MarkITx is changing the way the world trades IT. Founded in 2012, it is a transparent online marketplace for buyers, sellers and wholesalers of secondary IT equipment using real-time intelligence to determine market value based on current global supply and demand. The notion is that hardware is a commodity and therefore it should be traded like one. MarkITx is building the NYSE of IT to ultimately monitize the data and become the predictive IT marketplace.The Chicago-based company has been disrupting the $320 billion secondary IT market by keeping hardware sales safe and simple while partnering with leading OEM-certified refurbishers to provide the best value in the industry. For more information visit http://www.MarkITx.com or follow us on Twitter @MarkITx.

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Cisco v. Juniper: Who Wins the Battle of Residual Value for Your IT Dollars?

cisco-vs-juniper

Cisco v. Juniper: Who Wins the Battle of Residual Value for Your IT Dollars? 

The Motley Fool recently concluded that Cisco, despite a slump in it’s routing and switching business, is a better stock pick than Juniper. But the report didn’t address the value of each company’s individual products.

Sure, CIOs recognize Cisco as THE leading network equipment manufacturer, a stat backed up by sales figures, but is Cisco really the BEST purchase for an entity looking to maximize its return on investment? The MarkITx team sought out to answer that question, and the results shocked even us. To get to the bottom of this burning question we analyzed one year’s worth of trades on eBay for refurbished Cisco and Juniper firewalls, VPN devices, and switches that could all still be purchased new through retail.

Here’s what we uncovered:

 1. Across the board, people are paying widely different amounts for the same piece of hardware. 

Refurbished Cisco Firewalls and VPNs sold for as high as 80% of retail and as low as 10% of retail and everything in between. Some buyers are paying 5 times too much while certain sellers are listing and selling products well under 25% of fair value.

It all comes back to a lack of transparency in the marketplace for the real value of the products. Enterprises have no understanding of the future depreciation of technology, let alone the current real-time value, because they haven’t had the proper tools and knowledge at their disposal*.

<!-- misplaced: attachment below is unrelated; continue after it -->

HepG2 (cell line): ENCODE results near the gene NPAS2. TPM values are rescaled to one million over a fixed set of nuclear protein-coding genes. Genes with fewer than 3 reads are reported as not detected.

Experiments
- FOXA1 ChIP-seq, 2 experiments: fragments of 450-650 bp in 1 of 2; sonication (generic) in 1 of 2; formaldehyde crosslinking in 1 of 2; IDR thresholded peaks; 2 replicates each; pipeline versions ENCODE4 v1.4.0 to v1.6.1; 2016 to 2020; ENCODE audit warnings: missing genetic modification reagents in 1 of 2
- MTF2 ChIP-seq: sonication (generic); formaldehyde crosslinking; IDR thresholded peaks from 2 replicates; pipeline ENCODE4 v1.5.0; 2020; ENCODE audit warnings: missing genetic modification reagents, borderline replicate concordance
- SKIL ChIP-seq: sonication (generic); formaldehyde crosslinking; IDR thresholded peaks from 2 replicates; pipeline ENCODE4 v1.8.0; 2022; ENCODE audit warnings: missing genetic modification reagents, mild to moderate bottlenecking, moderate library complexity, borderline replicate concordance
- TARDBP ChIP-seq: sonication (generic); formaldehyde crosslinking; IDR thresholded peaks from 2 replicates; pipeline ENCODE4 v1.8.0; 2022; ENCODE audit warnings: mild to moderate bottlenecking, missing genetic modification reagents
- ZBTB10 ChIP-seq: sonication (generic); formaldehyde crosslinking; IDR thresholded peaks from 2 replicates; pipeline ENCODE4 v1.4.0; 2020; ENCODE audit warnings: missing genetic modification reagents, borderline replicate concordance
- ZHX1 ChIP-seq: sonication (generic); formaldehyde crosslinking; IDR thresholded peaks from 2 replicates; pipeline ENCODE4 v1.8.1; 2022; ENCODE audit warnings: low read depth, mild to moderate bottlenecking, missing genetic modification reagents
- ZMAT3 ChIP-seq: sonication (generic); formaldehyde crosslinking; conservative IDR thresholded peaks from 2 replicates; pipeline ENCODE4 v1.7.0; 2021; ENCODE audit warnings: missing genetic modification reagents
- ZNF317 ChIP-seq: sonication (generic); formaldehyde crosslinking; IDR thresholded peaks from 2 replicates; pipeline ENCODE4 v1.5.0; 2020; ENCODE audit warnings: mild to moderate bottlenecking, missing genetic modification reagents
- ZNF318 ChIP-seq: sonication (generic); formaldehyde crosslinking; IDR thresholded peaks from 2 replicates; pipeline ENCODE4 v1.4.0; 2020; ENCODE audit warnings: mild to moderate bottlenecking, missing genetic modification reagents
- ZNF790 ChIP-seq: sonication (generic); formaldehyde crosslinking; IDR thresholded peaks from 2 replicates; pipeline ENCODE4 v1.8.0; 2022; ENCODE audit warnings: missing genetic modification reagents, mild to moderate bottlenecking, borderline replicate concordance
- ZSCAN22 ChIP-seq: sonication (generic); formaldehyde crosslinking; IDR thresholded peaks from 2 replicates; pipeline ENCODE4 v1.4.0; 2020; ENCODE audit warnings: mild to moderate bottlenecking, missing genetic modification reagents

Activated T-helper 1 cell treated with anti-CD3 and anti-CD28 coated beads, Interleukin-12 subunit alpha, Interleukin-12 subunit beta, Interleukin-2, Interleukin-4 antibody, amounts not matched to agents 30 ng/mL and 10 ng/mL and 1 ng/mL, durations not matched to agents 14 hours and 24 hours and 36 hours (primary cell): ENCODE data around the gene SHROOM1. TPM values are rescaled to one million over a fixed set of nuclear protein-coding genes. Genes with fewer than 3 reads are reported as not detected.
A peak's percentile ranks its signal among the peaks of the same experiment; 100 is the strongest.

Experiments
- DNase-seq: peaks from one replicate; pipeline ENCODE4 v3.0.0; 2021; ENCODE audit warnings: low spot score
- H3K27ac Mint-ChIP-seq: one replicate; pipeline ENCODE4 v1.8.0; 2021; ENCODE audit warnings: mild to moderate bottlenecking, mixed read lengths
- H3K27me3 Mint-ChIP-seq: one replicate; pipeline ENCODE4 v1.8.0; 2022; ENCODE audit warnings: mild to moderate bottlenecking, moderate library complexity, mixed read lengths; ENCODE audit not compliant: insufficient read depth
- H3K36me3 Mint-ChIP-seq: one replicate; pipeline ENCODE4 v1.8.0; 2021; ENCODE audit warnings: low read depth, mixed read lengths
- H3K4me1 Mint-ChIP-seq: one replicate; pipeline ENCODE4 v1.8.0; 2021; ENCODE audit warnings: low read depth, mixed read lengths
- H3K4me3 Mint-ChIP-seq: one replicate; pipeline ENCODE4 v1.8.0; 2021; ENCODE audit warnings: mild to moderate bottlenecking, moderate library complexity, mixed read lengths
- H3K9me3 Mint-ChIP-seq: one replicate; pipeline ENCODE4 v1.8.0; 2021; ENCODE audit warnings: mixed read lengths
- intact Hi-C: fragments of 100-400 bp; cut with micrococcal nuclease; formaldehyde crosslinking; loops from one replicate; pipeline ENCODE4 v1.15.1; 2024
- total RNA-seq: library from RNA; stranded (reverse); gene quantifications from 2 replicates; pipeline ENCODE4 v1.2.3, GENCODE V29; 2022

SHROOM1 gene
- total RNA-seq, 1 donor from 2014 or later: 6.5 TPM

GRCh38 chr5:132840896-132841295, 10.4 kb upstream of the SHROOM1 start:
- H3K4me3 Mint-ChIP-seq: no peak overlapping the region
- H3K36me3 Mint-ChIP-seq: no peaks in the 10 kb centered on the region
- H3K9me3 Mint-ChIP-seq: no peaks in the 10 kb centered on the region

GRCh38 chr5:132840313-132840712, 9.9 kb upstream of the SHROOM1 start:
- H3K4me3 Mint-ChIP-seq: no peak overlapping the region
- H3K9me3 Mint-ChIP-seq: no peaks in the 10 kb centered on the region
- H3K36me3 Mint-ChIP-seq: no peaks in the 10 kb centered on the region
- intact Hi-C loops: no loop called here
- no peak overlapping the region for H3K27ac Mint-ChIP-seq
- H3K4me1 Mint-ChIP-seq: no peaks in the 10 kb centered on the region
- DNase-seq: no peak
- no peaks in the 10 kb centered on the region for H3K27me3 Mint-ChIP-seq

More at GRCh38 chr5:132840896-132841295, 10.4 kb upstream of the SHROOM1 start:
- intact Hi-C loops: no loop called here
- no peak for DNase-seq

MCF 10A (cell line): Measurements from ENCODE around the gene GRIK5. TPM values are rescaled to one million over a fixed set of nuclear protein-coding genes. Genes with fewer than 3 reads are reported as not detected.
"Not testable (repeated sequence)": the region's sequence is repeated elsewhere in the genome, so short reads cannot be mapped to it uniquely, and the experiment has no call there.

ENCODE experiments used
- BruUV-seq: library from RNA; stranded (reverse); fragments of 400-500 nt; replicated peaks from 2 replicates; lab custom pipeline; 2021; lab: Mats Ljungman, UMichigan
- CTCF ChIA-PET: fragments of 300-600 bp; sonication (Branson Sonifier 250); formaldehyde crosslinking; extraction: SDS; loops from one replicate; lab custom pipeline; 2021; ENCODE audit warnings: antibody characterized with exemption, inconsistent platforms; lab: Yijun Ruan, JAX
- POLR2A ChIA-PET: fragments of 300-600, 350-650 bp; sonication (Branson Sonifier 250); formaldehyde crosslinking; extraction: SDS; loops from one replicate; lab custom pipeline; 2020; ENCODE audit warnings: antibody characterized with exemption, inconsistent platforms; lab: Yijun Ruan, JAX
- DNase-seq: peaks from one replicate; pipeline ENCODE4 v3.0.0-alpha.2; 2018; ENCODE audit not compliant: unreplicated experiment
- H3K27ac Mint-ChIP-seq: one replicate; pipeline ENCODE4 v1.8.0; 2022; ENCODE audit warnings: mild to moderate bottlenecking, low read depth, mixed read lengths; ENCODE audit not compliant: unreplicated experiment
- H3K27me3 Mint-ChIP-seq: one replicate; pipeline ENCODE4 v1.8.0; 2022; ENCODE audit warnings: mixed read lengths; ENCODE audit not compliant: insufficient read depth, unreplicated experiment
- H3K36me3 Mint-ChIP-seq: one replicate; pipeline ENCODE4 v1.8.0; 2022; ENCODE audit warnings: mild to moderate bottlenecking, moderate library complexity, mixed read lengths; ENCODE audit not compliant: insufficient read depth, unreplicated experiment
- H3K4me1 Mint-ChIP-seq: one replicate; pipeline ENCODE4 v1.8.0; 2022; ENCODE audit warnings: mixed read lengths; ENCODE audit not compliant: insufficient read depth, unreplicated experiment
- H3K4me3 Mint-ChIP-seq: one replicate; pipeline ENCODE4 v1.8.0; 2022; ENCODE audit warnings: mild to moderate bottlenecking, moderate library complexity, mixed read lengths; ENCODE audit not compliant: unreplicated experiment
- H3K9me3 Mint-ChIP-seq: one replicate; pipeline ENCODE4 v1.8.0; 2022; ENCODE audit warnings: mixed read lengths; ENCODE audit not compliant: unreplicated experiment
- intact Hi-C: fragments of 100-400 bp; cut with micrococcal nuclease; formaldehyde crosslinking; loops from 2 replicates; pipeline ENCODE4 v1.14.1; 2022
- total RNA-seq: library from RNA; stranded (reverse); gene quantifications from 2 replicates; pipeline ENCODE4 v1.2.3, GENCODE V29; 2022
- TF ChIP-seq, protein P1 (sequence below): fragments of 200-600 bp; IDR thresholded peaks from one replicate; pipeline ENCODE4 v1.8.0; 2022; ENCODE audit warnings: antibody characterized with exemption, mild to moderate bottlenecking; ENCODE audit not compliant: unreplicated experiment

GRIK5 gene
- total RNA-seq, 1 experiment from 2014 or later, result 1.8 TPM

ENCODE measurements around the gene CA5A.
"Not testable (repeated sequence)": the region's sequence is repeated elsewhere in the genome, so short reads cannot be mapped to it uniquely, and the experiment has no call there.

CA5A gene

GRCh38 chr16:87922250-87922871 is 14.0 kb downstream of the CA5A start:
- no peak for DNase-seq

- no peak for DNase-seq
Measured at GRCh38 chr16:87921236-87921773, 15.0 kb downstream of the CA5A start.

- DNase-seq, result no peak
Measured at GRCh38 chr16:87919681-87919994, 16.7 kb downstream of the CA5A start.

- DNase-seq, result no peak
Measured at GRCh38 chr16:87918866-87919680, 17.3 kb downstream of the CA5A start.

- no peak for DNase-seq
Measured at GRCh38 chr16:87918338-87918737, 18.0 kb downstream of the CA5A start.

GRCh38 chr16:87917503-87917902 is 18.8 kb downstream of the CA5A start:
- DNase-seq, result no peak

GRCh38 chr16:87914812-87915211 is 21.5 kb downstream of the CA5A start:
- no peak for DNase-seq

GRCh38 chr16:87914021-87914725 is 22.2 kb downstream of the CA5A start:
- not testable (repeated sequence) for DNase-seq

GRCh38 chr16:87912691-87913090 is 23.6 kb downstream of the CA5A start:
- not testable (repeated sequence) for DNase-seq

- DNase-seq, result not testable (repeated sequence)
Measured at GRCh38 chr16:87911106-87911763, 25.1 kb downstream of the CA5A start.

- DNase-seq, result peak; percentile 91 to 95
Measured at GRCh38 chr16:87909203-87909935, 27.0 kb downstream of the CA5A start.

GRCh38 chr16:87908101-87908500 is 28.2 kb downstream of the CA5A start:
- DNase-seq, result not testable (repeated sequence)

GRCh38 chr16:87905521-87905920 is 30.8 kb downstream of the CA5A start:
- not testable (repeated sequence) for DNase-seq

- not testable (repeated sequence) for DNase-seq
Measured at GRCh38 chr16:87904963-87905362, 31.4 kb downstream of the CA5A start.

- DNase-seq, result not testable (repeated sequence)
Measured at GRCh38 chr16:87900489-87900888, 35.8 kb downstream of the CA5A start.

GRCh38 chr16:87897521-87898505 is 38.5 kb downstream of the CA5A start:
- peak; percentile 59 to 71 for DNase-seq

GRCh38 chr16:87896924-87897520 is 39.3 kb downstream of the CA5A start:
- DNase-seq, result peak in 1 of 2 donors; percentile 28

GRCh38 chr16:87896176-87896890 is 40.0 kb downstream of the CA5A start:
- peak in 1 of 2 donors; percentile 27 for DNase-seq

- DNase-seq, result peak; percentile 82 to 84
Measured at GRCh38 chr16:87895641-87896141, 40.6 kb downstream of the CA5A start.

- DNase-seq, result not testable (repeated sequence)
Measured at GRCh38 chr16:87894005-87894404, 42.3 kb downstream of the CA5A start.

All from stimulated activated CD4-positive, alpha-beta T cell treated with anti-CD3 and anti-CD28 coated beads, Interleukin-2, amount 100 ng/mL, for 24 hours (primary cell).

There’s no method to determining the list price on eBay and the marketplace doesn’t know what’s a good buy and what’s not. It may as well be the Wild West. What’s worse, enterprise sellers who sell into the wholesale channel typically receive less than 25% of the median eBay price.

 2. Juniper switches have a slightly lower overall residual value than Cisco, but Juniper switches hold their value over time better than Cisco switches. 

Based on industry perception, you would expect switches from both OEMs to have a very sharp drop off in resale value, but we discovered resale values between 35-50% of retail for products released a year prior, regardless of manufacturer.

Interestingly, the refurbished Cisco switches started out around 50% and followed a linear depreciation dropping to 35%. The refurbished Juniper switches continued to hold their value at around 40% across the 12-month study.

These findings contradict the OEMs’ drumbeat message that their customers need the latest and greatest. In fact, the data show that buyers of used networking equipment are more interested in expanding their existing footprint than they are in frequent upgrade cycles.

*CIOs and IT decision makers can breath a sigh of relief because the days of obscure used IT pricing is over. Our transparent two-sided market allows buyers and sellers to make the most informed purchase decision possible thanks to the MarkITx proprietary algorithms across many different data sources offering predictive pricing on the value of depreciating IT.